The Clinton Herald, Clinton, Iowa

National News

May 20, 2013

10 Things to Know for Monday

CLINTON — Your daily look at late-breaking news, upcoming events and the stories that will be talked about today.

1. OBAMA OFFERS STARK VIEW, AND ENCOURAGING WORDS, FOR BLACK GRADS

As an African-American man, he tells Morehouse's Class of '13, 'I might have been in prison. I might have been unemployed. I might not have been able to support a family. And that motivates me.'

2. SEVERE STORMS HIT PLAINS, UPPER MIDWEST

A tornado causes major damage at trailer park near Oklahoma City; a spotter says earth has been 'scoured.'

3. AT LEAST ONE SOMEONE IN FLORIDA MAY BE FEELING EXTRA SUNNY

The single winning ticket for the $590.5 million Powerball, sold in Zephyrhills, can be redeemed as soon as Monday morning.

4. TEA PARTY'S 'I TOLD YOU SO' MOMENT ARRIVES

Shouts of vindication could become a recruitment tool for those who fear an overreaching US government.

5. HOW 2,000 FEET OF WRECKED TRACK IS WRECKING COMMUTES

The Connecticut collision knocks out Amtrak between New York and Boston, along with service for 30,000 Metro-North riders.

6. SYRIA REGIME'S ADVANCES IN BATTLE COMPLICATE PEACE-TALK PLANS

The US and Russia now face an even tougher task persuading Assad and opponents to sit down.

7. WHY THE PALESTINIANS STILL REJECT TEMPORARY BORDERS

The option has re-emerged but the fate of east Jerusalem remains a major sticking point.

8. SOUTH KOREA ANALYZING NORTH KOREA'S LAUNCH

Experts are looking into whether the projectiles fired over the weekend are short-range missiles or a new type of artillery.

9. TAYLOR SWIFT CLEANS UP AT BILLBOARD AWARDS

She won eight of 11 awards, including top artist and top Billboard 200 album for "Red."

10. PARKER, SPURS SCHOOL GRIZZLIES

San Antonio opens Western Conference finals with 105-83 win over Memphis.

 

1
Text Only
National News
  • Arizona's prolonged lethal injection is fourth in U.S. this year

    Arizona's execution of double-murderer Joseph Wood marked the fourth time this year that a state failed to dispatch a convict efficiently, according to the Constitution Project, a bipartisan legal group.3

    July 24, 2014

  • 10 things to know for today

    Your daily look at late-breaking news, upcoming events and the stories that will be talked about today:

     

    July 24, 2014

  • Arizona high court delays planned execution

    Arizona's highest court on Wednesday temporarily halted the execution of a condemned inmate so it could consider a last-minute appeal.

    July 23, 2014

  • Obama declares Washington wildfire emergency

    Wetter, cooler weather has helped firefighters make progress in their efforts to get the largest wildfire in Washington state's history under control.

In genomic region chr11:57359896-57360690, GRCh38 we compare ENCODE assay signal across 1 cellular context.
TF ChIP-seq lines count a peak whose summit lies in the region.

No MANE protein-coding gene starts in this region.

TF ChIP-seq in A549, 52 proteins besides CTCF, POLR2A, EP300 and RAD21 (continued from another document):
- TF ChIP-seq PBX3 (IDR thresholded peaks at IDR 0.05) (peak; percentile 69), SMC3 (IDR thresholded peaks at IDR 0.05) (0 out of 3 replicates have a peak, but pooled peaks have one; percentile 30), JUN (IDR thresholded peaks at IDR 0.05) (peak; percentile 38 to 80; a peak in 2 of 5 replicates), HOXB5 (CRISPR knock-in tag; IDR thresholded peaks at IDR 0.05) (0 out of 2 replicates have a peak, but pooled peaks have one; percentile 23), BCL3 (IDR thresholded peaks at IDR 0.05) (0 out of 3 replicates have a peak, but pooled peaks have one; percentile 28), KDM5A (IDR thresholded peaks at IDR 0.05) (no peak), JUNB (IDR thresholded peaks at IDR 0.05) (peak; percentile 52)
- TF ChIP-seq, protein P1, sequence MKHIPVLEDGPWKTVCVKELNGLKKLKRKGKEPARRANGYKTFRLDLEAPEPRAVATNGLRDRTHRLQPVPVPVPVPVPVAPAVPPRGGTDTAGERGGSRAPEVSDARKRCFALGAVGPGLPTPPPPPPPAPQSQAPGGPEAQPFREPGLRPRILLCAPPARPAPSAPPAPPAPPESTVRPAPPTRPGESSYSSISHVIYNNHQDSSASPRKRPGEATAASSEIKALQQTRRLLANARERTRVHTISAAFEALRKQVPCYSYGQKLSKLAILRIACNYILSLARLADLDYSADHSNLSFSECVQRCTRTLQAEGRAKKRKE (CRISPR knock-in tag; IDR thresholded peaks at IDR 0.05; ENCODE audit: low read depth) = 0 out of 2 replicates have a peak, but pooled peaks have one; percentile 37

July 23, 2014

  • 10 things to know for today

    Your daily look at late-breaking news, upcoming events and the stories that will be talked about today:

     

    July 23, 2014

  • Lawmakers face long to-do list, uncertain success WASHINGTON (AP) — A gridlocked Congress failed to do the big things: overhauling the nation’s immigration system, reforming the loophole-cluttered tax code and stiffening background checks on gun buyers. Now it’s time to see whether it can just do th

    July 23, 2014

  • 2008 law at center of border debate WASHINGTON (AP) — Sen. Dianne Feinstein recalls turning on her television and seeing a young Chinese girl crying before a judge, without even an interpreter to help her after surviving a harrowing journey to the U.S.That was the genesis of a law six

    July 23, 2014

  • SEC poised to end $1 a share for some money funds WASHINGTON (AP) — Regulators are expected to vote Wednesday to end a longtime staple of the investment industry — the fixed $1 share price for money-market mutual funds — at least for some money funds used by big investors.The idea is to minimize the

    July 23, 2014

  • Working-class whites lose voting dominance in Ohio COLUMBUS, Ohio (AP) — For the first time, working-class whites make up less than half of Ohio’s eligible voters, part of a demographic shift in a key Midwestern swing state that is pushing political parties to widen their appeal beyond the once-domin

    July 23, 2014

  • mama.jpg What we get wrong about millennials living at home

    If the media is to be believed, America is facing a major crisis. "Kids," some age 25, 26, or even 30 years old, are living out of their childhood bedrooms and basements at alarmingly high numbers. The hand-wringing overlooks one problem: It's all overblown.

    July 22, 2014 1 Photo

AP Video
Facebook